a public parameterless constructor.'
That behaviour can make sense in some cases but in that particular one not so much. Mappings could be straightforward - by property names which have public setters or by constructor parameter names.
Another idea would be adding converter in AddJsonOptions in Startup class for my types - IConfiguration.Bind could infer how to construct it but I also tried that with no success.
Have you encoutered similar problems and found some reasonable solution to that?
Edit: Adding parameterless constructor will work of course, but sometimes I need to deal with some classes from external packages I'd like to use as parts of my config class so let's assume we can not modify them. I'd like to avoid adding new types for mapping only as well. Ideally I'd like to force ASP.NET Core engine to use existing constructor with parameters and by parameter name map with json properties - which currently is not working.
You should just add a default constructor in MyIdentity class.
.bind() binds the configuration into the object using the default constructor.
So, add the required default constructor in your MyIdentity class and it will be fine.
public MyIdentity(){}
Also, you can use Options.
In ConfigureServices, add the following:
and then use dependency injection to initialize it.
In addition, use your own JsonConverter

C# Architecture/Pattern for Tenant-Specific Business Logic

Say you have a multi-tenant app. A Tenant has various properties:
public class Tenant{
public string TenantName {get; set;}
public string TenantUrl {get; set;}
This way when my service layer sends emails, for example, I can do the following:
SendEmail(Tenant.FromEmailAddress, recipientEmailAddress)
This works well for properties. In many places throughout my business logic, I'm encountering cases where tenant-specific behaviors must be accounted for. One example is retrieving photos for the homepage:
public List<string> GetPhotoUrls(){
if(currentTenant == TenantA){
// logic to go off to retrieve from one third party
} else if (currentTenant == TenantB){
// totally different logic
} else... // one for each tenant
// do some stuff
// return stuff
GetPhotoUrls is a simple example - but there are cases like this in many places in my business logic. I'm looking for a simple pattern where I can define and implement tenant-specific logic. The overall goal is to get all tenant-specific logic in one place so tenant creation and definition is easy.
I would like the developer experience to read along the lines of:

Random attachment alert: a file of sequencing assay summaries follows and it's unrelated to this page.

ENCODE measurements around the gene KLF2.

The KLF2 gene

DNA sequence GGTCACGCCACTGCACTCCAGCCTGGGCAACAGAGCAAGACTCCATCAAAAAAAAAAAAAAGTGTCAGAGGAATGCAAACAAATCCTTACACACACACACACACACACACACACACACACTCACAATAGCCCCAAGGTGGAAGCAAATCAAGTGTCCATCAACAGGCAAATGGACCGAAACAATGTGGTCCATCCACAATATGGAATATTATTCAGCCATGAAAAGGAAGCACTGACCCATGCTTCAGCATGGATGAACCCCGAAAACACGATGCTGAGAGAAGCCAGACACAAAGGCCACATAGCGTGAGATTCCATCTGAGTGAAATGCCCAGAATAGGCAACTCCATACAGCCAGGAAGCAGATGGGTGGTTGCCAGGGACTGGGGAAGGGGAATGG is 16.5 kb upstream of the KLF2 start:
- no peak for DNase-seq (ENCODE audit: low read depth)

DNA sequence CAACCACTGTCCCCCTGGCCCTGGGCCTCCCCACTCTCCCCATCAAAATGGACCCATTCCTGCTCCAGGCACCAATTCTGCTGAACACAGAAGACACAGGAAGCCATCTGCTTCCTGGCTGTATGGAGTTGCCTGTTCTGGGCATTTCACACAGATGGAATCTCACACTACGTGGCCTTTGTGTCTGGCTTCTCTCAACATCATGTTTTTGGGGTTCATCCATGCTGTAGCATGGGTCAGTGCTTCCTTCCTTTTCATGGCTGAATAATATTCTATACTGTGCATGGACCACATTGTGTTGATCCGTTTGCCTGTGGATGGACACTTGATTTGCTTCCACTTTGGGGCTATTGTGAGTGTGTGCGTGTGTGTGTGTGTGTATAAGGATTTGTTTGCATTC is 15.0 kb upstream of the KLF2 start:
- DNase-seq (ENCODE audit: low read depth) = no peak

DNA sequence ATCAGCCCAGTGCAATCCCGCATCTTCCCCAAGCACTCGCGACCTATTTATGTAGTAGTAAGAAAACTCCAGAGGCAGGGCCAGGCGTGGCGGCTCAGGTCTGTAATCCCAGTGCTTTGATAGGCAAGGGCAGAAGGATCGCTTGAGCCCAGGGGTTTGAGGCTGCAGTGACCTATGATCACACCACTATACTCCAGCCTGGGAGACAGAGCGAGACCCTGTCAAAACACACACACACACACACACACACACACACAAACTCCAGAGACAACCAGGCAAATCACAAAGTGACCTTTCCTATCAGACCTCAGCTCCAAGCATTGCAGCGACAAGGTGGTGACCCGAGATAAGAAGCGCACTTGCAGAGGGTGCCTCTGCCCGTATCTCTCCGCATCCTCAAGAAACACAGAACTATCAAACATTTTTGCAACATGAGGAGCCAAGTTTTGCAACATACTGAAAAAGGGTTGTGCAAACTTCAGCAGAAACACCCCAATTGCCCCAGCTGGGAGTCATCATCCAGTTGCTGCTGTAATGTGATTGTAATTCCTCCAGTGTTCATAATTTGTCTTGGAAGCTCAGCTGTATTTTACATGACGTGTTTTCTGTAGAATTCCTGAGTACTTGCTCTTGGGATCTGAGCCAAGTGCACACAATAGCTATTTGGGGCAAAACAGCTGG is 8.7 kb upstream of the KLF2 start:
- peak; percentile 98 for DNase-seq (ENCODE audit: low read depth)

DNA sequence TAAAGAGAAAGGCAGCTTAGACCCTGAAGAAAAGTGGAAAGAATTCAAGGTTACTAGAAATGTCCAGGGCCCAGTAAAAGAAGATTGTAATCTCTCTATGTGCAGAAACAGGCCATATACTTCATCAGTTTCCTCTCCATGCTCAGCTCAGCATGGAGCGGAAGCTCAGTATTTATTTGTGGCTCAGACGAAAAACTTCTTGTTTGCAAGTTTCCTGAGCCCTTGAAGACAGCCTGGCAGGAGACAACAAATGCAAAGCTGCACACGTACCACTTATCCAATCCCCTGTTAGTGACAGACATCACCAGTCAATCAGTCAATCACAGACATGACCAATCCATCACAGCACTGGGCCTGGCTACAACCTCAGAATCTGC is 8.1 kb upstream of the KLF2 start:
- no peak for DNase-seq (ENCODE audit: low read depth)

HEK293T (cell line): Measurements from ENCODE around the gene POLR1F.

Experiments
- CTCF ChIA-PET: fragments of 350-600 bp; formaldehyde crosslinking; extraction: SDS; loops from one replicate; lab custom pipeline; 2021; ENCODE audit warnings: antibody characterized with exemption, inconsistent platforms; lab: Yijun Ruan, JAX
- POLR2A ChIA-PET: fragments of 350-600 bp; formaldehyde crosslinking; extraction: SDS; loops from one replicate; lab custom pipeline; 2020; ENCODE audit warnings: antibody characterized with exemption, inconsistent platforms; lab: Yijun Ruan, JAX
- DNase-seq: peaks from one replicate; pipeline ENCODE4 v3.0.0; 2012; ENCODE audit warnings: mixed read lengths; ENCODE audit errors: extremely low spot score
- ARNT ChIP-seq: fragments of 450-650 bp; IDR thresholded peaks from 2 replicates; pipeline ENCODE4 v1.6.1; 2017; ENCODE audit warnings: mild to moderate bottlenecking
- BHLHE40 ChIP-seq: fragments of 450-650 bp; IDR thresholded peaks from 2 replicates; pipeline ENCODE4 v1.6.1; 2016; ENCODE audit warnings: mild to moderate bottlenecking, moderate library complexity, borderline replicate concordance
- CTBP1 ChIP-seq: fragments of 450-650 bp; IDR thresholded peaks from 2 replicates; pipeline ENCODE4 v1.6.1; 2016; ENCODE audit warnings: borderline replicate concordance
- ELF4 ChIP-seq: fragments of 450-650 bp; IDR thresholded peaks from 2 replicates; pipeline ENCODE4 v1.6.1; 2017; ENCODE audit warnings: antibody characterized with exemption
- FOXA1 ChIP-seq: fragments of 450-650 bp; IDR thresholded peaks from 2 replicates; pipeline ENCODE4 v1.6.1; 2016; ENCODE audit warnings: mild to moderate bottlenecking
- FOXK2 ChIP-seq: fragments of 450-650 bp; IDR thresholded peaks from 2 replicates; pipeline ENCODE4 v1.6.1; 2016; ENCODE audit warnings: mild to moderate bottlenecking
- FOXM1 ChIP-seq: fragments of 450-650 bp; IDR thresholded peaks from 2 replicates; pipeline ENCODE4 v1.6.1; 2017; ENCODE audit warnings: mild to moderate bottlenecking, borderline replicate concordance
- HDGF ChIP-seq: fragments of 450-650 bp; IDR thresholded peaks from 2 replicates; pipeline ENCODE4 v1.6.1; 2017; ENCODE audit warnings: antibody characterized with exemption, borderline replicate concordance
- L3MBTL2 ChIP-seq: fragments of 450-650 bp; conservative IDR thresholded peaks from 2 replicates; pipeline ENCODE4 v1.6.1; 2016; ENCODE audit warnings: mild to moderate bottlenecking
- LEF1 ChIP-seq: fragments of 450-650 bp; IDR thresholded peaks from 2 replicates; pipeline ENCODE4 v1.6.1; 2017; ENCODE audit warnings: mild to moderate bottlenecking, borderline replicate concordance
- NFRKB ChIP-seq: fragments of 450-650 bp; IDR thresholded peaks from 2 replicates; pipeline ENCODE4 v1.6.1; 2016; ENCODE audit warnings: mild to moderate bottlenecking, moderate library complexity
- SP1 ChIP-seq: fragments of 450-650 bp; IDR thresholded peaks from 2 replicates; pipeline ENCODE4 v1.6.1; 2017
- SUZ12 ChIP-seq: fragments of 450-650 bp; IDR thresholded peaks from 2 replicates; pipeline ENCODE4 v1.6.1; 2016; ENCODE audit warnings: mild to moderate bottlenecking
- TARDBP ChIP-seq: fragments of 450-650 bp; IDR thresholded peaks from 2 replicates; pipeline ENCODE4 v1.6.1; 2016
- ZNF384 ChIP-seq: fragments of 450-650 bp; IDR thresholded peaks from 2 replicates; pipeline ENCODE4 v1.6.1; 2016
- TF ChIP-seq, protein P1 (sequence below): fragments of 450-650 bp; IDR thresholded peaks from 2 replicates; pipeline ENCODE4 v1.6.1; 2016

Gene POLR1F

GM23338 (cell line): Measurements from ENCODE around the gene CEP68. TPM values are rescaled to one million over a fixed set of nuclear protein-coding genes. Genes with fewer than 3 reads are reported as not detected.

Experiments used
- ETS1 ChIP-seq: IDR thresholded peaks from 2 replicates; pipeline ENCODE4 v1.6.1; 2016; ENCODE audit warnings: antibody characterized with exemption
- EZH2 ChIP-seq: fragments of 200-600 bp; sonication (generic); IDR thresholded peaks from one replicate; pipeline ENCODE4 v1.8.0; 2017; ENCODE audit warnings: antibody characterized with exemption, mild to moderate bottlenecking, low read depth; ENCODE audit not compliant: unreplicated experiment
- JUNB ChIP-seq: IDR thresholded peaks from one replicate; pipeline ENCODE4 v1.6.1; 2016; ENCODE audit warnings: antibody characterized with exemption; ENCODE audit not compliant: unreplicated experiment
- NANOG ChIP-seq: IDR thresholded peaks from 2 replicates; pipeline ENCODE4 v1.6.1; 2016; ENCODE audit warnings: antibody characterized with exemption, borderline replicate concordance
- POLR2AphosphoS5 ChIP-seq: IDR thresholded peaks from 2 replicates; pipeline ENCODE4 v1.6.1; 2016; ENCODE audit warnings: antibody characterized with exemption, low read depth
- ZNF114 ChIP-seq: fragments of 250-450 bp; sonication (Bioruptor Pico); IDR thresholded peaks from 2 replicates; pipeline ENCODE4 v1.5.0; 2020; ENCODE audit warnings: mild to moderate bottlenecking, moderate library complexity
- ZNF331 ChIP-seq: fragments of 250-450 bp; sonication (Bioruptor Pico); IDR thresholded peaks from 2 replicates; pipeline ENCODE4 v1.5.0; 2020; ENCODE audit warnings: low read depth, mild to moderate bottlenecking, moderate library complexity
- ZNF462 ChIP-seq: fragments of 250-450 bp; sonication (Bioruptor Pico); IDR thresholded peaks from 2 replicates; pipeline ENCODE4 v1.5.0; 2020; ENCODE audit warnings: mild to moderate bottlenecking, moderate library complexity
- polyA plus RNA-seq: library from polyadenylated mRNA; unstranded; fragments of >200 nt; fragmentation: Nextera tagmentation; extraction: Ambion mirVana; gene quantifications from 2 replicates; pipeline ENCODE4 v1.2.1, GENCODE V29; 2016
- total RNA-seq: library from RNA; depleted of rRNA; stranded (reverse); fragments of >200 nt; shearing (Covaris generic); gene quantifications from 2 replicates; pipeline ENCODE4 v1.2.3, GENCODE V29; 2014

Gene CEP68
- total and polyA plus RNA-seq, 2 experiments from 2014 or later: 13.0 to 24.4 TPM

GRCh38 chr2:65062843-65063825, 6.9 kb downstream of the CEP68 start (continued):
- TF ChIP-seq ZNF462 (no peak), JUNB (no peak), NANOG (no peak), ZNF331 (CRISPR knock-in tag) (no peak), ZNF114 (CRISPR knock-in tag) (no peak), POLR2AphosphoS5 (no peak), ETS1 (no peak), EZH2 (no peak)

public List<string> GetPhotoUrls(){
currentTenant.GetPhotoUrls(); // define this logic on the tenant object somehow
// do some stuff
// return stuff
What patterns/constructs are available to achieve this?
Use the strategy pattern in your case. The pattern is best applied when you see switch statements or multiple if statements to simplify the client so that it delegates custom implementation to dependent interfaces. You may also use in combination of factory pattern. To illustrate this:
public interface ITenant{
List<string> GetPhotoUrls();
public class TenantA:ITenant{
public string TenantName {get; set;}
public string TenantUrl {get; set;}
public List<string> GetPhotoUrls(){
//A implementation
public class TenantB:ITenant{
public string TenantName {get; set;}
public string TenantUrl {get; set;}
public List<string> GetPhotoUrls(){
//B implementation
public class SomeTenantApp{
public SomeTenantApp(ITenant tenant){
_tenant = tenant;
public void DoSomething(){
var urls = _tenant.GetPhotoUrls();
//do something
public static class TenantFactory{
public static ITenant Create(string id)
//logic to get concrete tenant
return concreteTenant;
class Program
static void Main(string[] args)
var tenant = TenantFactory.Create("A");
var app = var SomeTenantApp(tenant);
The client (SomeTenantApp) won't have to change. You delegated the implementation to the concrete class which owns the logic.
If you want to build SaaS, I'd strongly recommend using ASP.NET Core and dependency injection to overcome multi-tenancy issue.
You can defined your tenant class :
public class AppTenant
public string Name { get; set; }
public string[] Hostnames { get; set; }
Next you can resolve a tenant from the current request
public class AppTenantResolver : ITenantResolver<AppTenant>
IEnumerable<AppTenant> tenants = new List<AppTenant>(new[]
new AppTenant {
Name = "Tenant 1",
Hostnames = new[] { "localhost:6000", "localhost:6001" }
new AppTenant {
Name = "Tenant 2",
Hostnames = new[] { "localhost:6002" }
public async Task<TenantContext<AppTenant>> ResolveAsync(HttpContext context)
TenantContext<AppTenant> tenantContext = null;
// it's just a sample...
var tenant = tenants.FirstOrDefault(t =>
t.Hostnames.Any(h => h.Equals(context.Request.Host.Value.ToLower())));
if (tenant != null)
tenantContext = new TenantContext<AppTenant>(tenant);
return tenantContext;
Wiring it up :
public void ConfigureServices(IServiceCollection services)
services.AddMultitenancy<AppTenant, AppTenantResolver>();
Getting the current tenant (whenever you need it) :
public class HomeController : Controller
private AppTenant tenant;
public HomeController(AppTenant tenant)
this.tenant = tenant;
For more info take a look at SaasKit
Building multi-tenant applications with ASP.NET Core (ASP.NET 5)